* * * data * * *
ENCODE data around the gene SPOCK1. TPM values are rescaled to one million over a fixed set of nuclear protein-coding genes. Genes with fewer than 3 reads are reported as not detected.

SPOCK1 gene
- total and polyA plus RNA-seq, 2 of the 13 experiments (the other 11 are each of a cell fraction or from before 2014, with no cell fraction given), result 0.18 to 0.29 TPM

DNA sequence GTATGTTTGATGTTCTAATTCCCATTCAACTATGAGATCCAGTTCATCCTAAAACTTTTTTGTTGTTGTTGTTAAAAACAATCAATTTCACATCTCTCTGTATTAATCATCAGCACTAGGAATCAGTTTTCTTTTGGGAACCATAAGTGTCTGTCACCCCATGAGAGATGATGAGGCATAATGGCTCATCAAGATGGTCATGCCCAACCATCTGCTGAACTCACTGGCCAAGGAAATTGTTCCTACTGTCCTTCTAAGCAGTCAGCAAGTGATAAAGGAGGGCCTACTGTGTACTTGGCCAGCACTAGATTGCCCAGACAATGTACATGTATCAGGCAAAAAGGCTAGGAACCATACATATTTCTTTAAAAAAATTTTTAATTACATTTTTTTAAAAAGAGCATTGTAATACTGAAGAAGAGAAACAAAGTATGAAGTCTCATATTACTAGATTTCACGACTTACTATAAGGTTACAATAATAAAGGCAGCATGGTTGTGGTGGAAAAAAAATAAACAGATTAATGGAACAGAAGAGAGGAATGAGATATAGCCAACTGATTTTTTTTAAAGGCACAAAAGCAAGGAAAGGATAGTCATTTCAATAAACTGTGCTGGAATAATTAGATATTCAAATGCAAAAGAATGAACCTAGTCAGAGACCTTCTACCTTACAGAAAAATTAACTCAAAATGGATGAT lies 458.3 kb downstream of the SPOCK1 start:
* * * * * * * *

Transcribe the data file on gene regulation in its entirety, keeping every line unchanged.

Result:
ENCODE data around the gene SPOCK1. TPM values are rescaled to one million over a fixed set of nuclear protein-coding genes. Genes with fewer than 3 reads are reported as not detected.

SPOCK1 gene
- total and polyA plus RNA-seq, 2 of the 13 experiments (the other 11 are each of a cell fraction or from before 2014, with no cell fraction given), result 0.18 to 0.29 TPM

DNA sequence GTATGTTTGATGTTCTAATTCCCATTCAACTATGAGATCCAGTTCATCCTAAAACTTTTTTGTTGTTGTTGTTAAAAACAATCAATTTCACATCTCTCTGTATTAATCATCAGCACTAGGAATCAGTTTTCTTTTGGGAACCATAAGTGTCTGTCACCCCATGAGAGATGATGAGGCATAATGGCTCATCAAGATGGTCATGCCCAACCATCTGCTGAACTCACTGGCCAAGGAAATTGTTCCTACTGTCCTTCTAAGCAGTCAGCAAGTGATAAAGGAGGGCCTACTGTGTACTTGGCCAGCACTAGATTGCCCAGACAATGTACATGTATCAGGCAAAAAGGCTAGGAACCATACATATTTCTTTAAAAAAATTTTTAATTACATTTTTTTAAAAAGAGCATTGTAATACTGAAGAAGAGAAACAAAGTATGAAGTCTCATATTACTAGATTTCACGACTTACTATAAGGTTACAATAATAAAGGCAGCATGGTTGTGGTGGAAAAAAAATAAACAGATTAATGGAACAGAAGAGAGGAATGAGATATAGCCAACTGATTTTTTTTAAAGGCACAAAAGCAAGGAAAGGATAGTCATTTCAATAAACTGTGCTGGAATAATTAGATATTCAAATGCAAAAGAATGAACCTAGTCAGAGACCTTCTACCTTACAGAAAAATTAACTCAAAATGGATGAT lies 458.3 kb downstream of the SPOCK1 start: